Under the law of New York, a finding for the plaintiff in an action of tort for deceit by a conditional vendor of machinery against the president of the vendee corporation was warranted by evidence that for the purposes of the conditional sale contract the defendant represented to the plaintiff as of his own knowledge that the place of business of the corporation was in a certain city, that in fact its place of business was in an adjoining town, that the plaintiff relied on the resentation and recorded the contract in the city instead of the town, where it should have been recorded, and that the plaintiff suffered damage through loss of his security title to the machinery for want of proper recording of the contract; it was not necessary for the plaintiff to prove also that the defendant knew that his representation was false.
BILL IN EQUITY, filed in the Superior Court on January 24, 1950.
A motion by the plaintiff to amend the suit into an action at law was allowed and the action was heard by Goldberg, J., without jury.
John E. Leggat, for the defendant.
John A. McNiff, for the plaintiff.
SPALDING, J. The declaration in this action of tort contains two counts, the first for fraud and deceit, and the
second for negligent misrepresentation. The judge found for the plaintiff on the first count and for the defendant on the second. The case comes here on the defendant's exceptions to several rulings of the judge.
The principal question for decision arises from the denial of the defendant's motion at the close of the evidence for "a directed verdict," and from the denial of his second request that "The evidence is insufficient to sustain plaintiff's allegation of fraud and deceit contained in count 1 of its declaration." The motion for a "directed verdict" was inappropriate in a nonjury case but we treat it as raising the question, as does the defendant's second request, that the evidence did not warrant a finding for the plaintiff. Staples v. Collins, 321 Mass. 449 , 451.
We summarize the evidence as follows: The plaintiff was a Rhode Island corporation. The defendant was president of Mohawk Wire Co., Inc., hereinafter called Mohawk, a New York corporation. On February 16, 1948, as a result of negotiations between the defendant on behalf of Mohawk and one Kenner, the president of the plaintiff, a conditional sale agreement was executed by the plaintiff and Mohawk. By the terms of the agreement the plaintiff sold certain machinery to Mohawk for $6,000, of which $1,000 was paid at the time the agreement was executed. The balance of $5,000 was to be paid in twelve equal monthly instalments. Title to the machinery was to remain in the plaintiff until the entire purchase price was paid.
Prior to the execution of the agreement Kenner talked with the defendant by telephone and asked him "for the address of Mohawk for shipping purposes and for use in the conditional sales contract." The defendant gave the address as "Court Street Road, Syracuse," New York. The defendant had frequently sold machinery under conditional sale agreements and knew that in some States such agreements must be recorded. He knew that the plaintiff was looking to the agreement for security and assumed that it would be recorded. Kenner gave Mohawk's address, which had been furnished to him by the defendant, to the plaintiff's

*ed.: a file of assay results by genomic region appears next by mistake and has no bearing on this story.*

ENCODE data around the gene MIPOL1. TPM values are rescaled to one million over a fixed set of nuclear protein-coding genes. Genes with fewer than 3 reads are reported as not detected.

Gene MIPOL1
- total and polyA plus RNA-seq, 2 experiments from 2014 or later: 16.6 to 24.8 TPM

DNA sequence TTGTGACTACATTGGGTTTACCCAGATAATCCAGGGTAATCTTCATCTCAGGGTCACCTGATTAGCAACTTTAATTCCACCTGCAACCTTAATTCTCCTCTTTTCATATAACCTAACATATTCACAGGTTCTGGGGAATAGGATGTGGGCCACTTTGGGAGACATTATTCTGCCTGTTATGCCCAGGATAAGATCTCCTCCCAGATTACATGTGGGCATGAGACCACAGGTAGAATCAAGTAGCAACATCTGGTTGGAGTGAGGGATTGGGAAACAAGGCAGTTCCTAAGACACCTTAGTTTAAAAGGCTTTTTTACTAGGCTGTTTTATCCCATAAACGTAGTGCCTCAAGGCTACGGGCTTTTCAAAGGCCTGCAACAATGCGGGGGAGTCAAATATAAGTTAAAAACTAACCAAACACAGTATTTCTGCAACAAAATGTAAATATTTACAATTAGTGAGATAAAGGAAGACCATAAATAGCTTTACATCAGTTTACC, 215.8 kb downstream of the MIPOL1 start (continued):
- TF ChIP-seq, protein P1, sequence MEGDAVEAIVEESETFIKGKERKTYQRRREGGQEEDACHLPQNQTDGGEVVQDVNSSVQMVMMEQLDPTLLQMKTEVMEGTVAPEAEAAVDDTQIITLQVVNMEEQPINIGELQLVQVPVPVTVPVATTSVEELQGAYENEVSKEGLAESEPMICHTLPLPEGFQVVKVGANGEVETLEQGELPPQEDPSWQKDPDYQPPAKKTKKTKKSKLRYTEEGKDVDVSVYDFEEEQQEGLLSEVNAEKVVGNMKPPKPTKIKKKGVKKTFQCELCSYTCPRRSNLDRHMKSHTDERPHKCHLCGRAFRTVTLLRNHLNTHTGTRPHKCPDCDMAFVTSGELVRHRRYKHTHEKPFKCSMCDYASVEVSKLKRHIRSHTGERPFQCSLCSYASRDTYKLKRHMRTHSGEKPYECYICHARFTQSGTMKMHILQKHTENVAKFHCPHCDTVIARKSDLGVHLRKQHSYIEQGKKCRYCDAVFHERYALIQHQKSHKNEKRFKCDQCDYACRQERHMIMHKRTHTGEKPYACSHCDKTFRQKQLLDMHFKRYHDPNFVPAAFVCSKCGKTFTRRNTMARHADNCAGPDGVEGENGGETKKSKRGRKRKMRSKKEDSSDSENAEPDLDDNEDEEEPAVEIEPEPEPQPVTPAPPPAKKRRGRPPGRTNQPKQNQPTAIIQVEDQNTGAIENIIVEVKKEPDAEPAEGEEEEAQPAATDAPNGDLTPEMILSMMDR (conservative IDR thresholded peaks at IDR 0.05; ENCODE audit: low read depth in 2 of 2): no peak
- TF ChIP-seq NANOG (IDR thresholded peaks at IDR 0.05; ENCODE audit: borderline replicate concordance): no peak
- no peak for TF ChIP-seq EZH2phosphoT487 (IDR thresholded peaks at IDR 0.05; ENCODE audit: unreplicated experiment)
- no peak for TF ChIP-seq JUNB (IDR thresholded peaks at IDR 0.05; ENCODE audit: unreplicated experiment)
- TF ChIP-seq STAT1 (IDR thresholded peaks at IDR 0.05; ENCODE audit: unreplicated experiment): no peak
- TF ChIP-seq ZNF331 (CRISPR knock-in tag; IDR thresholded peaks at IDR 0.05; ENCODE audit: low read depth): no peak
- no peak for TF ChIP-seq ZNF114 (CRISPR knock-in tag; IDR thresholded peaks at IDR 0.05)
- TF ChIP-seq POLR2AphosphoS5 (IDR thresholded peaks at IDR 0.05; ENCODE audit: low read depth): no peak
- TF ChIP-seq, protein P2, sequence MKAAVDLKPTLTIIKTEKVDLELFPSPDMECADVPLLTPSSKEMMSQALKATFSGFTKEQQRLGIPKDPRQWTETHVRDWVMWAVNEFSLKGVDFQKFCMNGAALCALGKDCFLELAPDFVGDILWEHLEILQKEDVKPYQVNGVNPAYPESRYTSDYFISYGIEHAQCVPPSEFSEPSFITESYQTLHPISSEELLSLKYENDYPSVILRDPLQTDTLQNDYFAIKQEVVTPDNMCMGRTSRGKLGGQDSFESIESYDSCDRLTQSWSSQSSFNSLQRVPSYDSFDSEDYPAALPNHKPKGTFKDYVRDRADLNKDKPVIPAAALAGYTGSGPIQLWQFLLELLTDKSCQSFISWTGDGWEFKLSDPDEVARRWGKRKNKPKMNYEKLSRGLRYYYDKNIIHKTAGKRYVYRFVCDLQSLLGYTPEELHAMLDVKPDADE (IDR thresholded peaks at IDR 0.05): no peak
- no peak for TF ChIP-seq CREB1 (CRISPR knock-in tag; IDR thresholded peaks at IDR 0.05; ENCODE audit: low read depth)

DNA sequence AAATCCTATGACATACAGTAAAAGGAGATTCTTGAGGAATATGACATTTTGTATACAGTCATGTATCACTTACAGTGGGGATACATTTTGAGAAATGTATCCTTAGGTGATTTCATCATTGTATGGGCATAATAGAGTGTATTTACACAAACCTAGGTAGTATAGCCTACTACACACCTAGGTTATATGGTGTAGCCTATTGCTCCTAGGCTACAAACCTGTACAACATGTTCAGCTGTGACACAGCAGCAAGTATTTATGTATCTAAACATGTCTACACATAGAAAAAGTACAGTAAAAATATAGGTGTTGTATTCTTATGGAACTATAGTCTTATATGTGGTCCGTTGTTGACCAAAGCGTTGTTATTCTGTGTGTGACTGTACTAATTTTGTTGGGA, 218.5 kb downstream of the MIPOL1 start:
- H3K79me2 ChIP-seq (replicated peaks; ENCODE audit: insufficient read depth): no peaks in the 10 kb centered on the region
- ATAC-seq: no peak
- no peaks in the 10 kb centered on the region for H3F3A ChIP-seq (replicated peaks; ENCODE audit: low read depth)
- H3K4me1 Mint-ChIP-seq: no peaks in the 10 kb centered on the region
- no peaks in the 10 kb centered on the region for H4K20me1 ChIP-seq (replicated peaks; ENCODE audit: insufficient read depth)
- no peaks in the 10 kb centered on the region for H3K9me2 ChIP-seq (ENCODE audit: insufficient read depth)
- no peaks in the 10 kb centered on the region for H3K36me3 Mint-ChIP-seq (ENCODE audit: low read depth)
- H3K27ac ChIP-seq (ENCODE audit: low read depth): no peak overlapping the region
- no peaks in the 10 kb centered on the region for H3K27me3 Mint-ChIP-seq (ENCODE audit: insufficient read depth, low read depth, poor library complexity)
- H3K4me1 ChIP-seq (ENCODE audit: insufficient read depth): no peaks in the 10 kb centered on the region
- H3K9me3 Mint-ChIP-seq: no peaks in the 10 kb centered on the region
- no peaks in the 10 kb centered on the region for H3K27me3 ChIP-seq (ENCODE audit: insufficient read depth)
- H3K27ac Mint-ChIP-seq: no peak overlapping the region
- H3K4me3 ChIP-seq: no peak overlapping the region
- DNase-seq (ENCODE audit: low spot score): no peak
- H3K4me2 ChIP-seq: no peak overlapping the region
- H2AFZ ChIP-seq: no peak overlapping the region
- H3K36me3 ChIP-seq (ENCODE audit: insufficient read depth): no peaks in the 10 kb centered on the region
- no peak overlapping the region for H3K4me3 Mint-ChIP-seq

attorney in Rhode Island who was instructed to draw up the agreement. The agreement when prepared was sent by the attorney to the defendant who executed it on behalf of Mohawk. In the letter which accompanied the agreement it was stated that the agreement would be recorded in Syracuse. Under paragraph 4 of the agreement Mohawk agreed to keep the machinery "at its plant in Syracuse" unless the plaintiff consented to its removal.
When the agreement was executed the plaintiff's attorney sent it to an attorney in Glens Falls, New York, with instructions to record it. The address of Mohawk furnished by the Rhode Island attorney to the New York attorney was "Court Street Road, Syracuse, New York." The latter recorded the agreement in the county clerk's office in Syracuse which was proper if Mohawk's place of business was in Syracuse. In fact Mohawk's plant was not in Syracuse but in Salina, a town adjacent to Syracuse.
On March 12, 1948, an involuntary petition in bankruptcy was filed against Mohawk in the United States District Court for the Northern District of New York. The referee in bankruptcy ruled that the conditional sale agreement between the plaintiff and Mohawk was void because it was not recorded in accordance with New York law in the office of the town clerk of Salina where Mohawk's place of business was. [Note 1] As a result of this ruling the plaintiff lost its security under the agreement and the machinery became the property of the trustee in bankruptcy for the benefit of the bankrupt's general creditors. The amount received by the plaintiff on its proof of claim was $425, so that the loss sustained by it was $4,575.